The DeHavilland Blog

Wednesday, September 09, 2009

The shift to partnership thinking

Two years ago, I made a prediction: that within the next five years, the people who know how to build community/school partnerships were going to become some of the most important people in public education. As we start the new school year, I’m hearing more and more indicating that this shift is starting to occur. This includes updates I’m getting from partnership leaders around the country, such as the one who told me last week that her superintendent, for the first time, was starting to emphasize community partnerships at every meeting with principals. It also includes the education stories in various newspapers that are starting to focus on the funding crisis, detailing how school and district leaders are beginning to look to their communities for help.

Two newspaper items I saw just this weekend:

The first, “Cash-strapped California schools seek commercial sponsors to raise funds,” describes how some schools are making it a priority to secure new sources of revenue. Beverly Hills schools are considering launching an apparel line; Chino Valley schools are interested in selling ads in their football stadiums and securing sponsorships for school assemblies; San Diego wants to sell naming rights for their science camps. While California is in a particularly bad place in terms of funding, I would expect to see more of this elsewhere starting in the very near future.

(And I want to be clear – I understand that selling sponsorships, or an apparel line for that matter, is not the same as building partnerships. I point to the article as evidence that schools are beginning to feel an urgent need to solicit support from the community, and that partnerships will inevitably be a part of that mix. After all, there are only so many ads that can be placed in the football stadium, and the economic environment is not conducive to getting top dollar for ads or sponsorships.)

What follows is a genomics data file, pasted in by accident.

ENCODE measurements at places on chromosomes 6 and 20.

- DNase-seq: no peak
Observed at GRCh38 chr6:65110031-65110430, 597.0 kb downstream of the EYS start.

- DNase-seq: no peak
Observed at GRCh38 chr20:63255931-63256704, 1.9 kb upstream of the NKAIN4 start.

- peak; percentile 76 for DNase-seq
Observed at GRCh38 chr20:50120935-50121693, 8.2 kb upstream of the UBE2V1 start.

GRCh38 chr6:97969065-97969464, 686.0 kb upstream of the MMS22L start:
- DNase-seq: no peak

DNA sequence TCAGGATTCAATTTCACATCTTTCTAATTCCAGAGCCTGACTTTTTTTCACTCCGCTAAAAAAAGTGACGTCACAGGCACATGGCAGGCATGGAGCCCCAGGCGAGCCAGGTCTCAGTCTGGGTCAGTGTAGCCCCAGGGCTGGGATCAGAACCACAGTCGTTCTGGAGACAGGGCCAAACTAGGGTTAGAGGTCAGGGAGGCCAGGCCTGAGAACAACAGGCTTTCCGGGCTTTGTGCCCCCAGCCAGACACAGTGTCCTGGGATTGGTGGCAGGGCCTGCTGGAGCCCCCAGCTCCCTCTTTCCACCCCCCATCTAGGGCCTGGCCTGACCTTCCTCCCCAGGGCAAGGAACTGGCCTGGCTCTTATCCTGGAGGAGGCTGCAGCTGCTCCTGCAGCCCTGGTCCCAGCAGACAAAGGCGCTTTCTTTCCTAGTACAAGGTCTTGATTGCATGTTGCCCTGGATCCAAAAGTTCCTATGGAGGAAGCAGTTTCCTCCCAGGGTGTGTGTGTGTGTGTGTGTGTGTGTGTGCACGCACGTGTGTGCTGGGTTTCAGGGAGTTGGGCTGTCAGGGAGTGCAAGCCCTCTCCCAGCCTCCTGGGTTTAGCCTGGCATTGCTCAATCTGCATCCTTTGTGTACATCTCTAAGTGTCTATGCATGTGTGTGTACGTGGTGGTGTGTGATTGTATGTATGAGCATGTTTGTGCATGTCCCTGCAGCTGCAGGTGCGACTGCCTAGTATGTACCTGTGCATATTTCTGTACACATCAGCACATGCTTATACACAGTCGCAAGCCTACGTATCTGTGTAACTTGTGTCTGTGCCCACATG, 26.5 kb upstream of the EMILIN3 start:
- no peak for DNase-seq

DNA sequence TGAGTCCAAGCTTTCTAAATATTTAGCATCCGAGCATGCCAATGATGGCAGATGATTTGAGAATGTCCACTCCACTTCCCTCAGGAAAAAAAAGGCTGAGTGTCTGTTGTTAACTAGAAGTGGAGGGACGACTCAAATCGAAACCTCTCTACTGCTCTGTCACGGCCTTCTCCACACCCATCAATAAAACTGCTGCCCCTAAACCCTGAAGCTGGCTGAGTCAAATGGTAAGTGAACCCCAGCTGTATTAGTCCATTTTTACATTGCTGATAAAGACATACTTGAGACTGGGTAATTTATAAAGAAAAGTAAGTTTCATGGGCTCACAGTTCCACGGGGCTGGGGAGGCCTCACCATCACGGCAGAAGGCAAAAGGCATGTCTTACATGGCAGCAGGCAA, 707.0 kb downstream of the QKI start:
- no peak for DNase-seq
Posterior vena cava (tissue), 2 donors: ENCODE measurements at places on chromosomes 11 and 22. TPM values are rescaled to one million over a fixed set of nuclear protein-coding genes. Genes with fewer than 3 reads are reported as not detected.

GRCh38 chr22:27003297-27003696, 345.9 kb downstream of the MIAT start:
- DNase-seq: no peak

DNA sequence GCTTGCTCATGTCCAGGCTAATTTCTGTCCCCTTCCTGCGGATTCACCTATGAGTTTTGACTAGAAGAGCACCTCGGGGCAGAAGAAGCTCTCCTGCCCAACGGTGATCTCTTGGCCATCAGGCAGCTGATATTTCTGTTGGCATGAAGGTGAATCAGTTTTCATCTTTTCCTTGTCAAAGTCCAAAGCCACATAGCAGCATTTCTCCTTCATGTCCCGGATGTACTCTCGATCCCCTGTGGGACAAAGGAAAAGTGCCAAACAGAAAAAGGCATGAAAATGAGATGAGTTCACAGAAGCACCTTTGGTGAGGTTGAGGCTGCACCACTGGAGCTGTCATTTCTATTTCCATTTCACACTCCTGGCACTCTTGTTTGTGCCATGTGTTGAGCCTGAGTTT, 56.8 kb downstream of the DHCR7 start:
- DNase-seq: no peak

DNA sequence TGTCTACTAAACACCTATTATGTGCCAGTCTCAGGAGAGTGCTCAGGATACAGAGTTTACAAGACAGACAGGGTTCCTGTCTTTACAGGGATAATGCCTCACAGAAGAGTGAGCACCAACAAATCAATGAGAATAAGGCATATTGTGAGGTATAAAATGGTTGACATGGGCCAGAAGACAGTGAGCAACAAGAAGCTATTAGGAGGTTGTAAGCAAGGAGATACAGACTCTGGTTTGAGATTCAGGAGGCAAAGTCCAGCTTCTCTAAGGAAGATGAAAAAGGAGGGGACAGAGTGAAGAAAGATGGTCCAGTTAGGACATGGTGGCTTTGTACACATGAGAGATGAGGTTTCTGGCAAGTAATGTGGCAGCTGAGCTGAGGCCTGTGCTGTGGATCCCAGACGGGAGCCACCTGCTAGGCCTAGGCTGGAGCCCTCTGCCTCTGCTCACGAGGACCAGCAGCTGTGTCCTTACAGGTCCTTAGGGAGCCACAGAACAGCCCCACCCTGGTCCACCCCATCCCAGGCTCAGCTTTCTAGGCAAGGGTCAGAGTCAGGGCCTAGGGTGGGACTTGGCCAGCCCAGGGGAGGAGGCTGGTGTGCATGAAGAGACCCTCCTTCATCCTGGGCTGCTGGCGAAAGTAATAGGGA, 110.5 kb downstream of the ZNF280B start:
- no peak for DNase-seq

The next is unprecedented: a school board candidate running with a focus on boosting revenue through private support and education partnerships. Part of a Q&A with school board candidate Carol Kaufmann, running for a seat on the Gravette (Arkansas) school board:

Q: What are your goals if elected?
A: The first goal would be to sustain and/or improve the existing curriculum and instruction. The second goal would be to research and exhaust all avenues of revenue prior to a millage increase.

Q: What challenges do you think need to be addressed?
A: I believe acquiring revenue for maintenance, upgrade, replacement and/or additional facilities is an ongoing challenge for all districts.

Q: How would you solve the district's problems?
A: I would look for alternative sources of revenue such as federal, state and working grant monies, Partners in Education, public and private industry and philanthropy.


It stands to reason that we’ll see more of this as the school year goes on, and that we’ll see more next year, and much more the year after (when the stimulus money is gone).

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